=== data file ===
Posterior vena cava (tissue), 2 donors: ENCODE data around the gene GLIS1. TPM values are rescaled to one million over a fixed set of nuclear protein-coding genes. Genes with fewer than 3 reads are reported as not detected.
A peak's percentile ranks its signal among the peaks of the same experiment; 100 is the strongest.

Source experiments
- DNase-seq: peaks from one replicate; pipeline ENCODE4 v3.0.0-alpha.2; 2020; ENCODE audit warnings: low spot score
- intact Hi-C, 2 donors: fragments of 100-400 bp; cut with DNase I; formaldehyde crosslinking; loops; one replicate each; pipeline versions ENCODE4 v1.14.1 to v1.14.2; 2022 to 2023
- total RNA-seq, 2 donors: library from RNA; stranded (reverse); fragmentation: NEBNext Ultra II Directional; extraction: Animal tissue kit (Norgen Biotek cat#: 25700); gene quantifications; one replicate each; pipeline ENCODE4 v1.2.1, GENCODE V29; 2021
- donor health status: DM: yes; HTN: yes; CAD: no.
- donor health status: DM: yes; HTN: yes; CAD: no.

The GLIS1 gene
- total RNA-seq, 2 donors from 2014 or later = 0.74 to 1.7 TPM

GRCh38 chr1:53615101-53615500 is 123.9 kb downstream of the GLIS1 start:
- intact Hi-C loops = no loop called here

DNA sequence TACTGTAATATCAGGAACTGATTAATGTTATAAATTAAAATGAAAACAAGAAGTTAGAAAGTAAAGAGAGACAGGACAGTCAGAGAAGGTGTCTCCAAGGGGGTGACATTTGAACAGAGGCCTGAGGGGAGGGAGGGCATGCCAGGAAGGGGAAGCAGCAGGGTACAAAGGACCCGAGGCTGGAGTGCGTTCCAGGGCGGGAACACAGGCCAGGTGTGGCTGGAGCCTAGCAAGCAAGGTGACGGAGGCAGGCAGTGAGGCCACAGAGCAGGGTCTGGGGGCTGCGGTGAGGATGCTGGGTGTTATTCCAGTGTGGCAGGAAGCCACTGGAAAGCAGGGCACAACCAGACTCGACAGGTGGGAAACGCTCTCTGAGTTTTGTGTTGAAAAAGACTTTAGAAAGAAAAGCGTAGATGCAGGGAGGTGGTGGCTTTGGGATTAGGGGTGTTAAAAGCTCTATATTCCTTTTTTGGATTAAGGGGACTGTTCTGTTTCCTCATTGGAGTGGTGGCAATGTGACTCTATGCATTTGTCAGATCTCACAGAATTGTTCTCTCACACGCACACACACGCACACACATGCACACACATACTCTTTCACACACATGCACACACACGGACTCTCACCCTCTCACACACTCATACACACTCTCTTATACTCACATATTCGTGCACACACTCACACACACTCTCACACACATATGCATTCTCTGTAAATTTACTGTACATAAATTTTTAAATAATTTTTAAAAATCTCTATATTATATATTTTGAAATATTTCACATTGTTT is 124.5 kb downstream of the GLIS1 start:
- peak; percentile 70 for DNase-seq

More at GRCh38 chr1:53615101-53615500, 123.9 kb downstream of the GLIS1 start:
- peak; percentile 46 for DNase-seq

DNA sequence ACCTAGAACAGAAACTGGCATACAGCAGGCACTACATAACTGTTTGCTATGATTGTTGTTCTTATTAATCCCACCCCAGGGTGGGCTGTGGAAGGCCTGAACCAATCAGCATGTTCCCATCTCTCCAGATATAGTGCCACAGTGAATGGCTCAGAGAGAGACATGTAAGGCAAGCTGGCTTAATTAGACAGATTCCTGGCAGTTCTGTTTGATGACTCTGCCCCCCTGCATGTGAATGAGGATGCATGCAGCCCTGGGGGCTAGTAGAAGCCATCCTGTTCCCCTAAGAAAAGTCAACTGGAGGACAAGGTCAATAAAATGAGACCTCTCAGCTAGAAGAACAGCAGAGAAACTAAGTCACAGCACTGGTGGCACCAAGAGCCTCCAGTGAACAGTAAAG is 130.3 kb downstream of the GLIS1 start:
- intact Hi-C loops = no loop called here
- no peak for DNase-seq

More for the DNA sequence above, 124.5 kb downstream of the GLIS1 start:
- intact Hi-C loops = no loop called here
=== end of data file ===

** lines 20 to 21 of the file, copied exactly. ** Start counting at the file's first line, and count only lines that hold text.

More for the DNA sequence above, 124.5 kb downstream of the GLIS1 start:
- intact Hi-C loops = no loop called here